Patient motivation [4], use of local area facilities for PA [5] and physician time constraints [6] may be elements contributing to the poor PA achievements among Canadian adults. Web-based computer-tailored interventions offer an interesting alternative approach in motivating people to change their PA behaviour [7]. This technology follows principles of face-to-face counselling and assesses individuals’ perceived health behaviour status as well as the determinants that influence their motivation and behaviour. Next, tailored feedback is provided about these determinants based on individuals’ answers and personal characteristics [7, 8]. According to the Elaboration Likelihood Model [9], the provision of tailored feedback will result in more thoughtful information processing via the central route of persuasion since tailored messages are perceived as being personally relevant and thus encourage the person to pursue the desired behaviour. This is suggested by functional magnetic resonance imaging studies showing that people pay more attention to tailored smoking-cessation messages because of their personal relevance [10, 11]. The benefits of web-based computer-tailored interventions include flexibility in the time and location of access for the user, no required contact with healthcare professionals and the possibility to reach many users under free-living conditions. Hence, a web-based computer-tailored intervention offers an innovative and accessible way to target people’s PA behaviour in order to promote cardiovascular health [12, 13].

Systematic reviews [14, 15] and meta-analyses [16, 17] have shown promising findings of web-based computer-tailored interventions in modifying PA behaviour. For instance, Krebs et al.’s meta-analysis of 25 studies showed a pooled mean effect size (Hedges’ g) of 0.16 (p < 0.001), and that 43 % of participants receiving a tailored intervention adhered to the PA recommendations at follow-up compared to 34 % in the control group [16]. Meta-analyses highlighted some characteristics that increase the likelihood of positive results [16, 18]. Using dynamically tailored interventions (i.e. updating feedback to reflect a person’s changes) [16], designing PA messages based on social-cognitive theories [18] and using more behaviour change techniques [18] should all be considered in developing such interventions. Moreover, recent studies have shown that a web-based computer-tailored intervention can be cost-effective in the PA domain [19] and in other health-related behaviours as well [20]. Therefore, a web-based computer-tailored intervention was developed to improve PA levels among Canadian adults particularly women and people with low-to moderate-education levels.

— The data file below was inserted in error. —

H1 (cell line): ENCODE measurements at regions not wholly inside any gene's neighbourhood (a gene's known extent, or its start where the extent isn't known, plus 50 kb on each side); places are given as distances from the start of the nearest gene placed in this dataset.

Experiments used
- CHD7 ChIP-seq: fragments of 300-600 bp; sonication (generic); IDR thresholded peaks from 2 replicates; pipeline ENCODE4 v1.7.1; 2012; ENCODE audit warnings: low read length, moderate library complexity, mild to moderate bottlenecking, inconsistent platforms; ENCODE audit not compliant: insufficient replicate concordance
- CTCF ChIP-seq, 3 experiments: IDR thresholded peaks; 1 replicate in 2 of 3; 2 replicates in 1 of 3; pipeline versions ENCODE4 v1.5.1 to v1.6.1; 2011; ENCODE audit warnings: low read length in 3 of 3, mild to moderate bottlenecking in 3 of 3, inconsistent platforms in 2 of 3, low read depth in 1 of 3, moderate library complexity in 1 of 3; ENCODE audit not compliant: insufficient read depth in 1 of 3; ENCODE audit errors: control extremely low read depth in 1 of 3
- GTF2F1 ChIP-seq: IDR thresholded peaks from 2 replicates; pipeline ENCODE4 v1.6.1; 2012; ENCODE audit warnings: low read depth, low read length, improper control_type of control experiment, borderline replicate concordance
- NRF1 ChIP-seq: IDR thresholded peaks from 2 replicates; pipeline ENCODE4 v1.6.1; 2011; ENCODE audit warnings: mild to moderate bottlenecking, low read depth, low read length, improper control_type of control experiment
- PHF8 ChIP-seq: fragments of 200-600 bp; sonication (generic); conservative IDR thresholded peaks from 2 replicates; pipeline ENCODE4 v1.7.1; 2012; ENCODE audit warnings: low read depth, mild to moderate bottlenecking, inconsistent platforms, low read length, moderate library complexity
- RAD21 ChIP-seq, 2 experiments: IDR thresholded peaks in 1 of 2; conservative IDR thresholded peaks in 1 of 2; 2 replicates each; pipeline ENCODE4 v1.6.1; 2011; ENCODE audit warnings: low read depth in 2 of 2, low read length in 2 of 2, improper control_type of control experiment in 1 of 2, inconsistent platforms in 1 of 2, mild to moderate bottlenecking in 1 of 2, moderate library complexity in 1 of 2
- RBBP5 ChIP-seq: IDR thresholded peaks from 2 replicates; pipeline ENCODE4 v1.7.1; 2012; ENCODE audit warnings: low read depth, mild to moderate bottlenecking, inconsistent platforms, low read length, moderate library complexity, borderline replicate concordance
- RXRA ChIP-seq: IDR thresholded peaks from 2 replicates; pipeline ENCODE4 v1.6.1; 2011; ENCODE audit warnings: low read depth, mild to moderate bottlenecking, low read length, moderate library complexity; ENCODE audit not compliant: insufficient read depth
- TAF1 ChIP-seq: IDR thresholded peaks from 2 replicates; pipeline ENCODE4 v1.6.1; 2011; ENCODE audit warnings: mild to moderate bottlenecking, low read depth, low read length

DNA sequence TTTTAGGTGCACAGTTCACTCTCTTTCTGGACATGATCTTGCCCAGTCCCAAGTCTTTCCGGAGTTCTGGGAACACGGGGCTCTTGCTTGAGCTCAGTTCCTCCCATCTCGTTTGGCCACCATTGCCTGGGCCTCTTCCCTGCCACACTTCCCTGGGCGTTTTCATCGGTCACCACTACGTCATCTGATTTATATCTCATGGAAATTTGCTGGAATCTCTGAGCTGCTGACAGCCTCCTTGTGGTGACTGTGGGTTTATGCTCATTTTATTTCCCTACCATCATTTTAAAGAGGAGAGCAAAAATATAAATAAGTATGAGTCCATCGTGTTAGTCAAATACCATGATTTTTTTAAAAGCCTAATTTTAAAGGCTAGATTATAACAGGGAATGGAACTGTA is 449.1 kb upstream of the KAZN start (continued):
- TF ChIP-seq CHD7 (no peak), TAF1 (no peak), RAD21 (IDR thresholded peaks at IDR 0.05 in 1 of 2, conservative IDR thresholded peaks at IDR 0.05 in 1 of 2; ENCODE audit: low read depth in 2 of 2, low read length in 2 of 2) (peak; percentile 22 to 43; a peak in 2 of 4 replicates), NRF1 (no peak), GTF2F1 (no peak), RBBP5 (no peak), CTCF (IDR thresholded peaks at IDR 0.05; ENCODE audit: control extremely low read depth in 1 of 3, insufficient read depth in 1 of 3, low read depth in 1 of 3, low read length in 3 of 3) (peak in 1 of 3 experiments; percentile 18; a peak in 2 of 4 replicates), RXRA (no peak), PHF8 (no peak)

Targeting specific population

Within this intervention, particular attention was given to women and people with a low-to-moderate education level in preparation for the content before the recruitment. While Canadian women are more likely than Canadian men to engage in preventive behaviour with respect to CVD [21], PA is the only behaviour where men outperform women across all age groups [21, 22]. It has been suggested that PA is a gendered experience and the secondary cause of the differences in the observed PA rates are partially due to the role of gender in the social, economic and health aspects of women’s lives. Factors such as early parenthood and career demands [23], lack of time due to family responsibilities [24] and less social support [25] may explain differences in PA levels in women and men. In order to increase PA levels among women, this web-based computer-tailored intervention will pay special attention to beliefs and issues that are specific to women.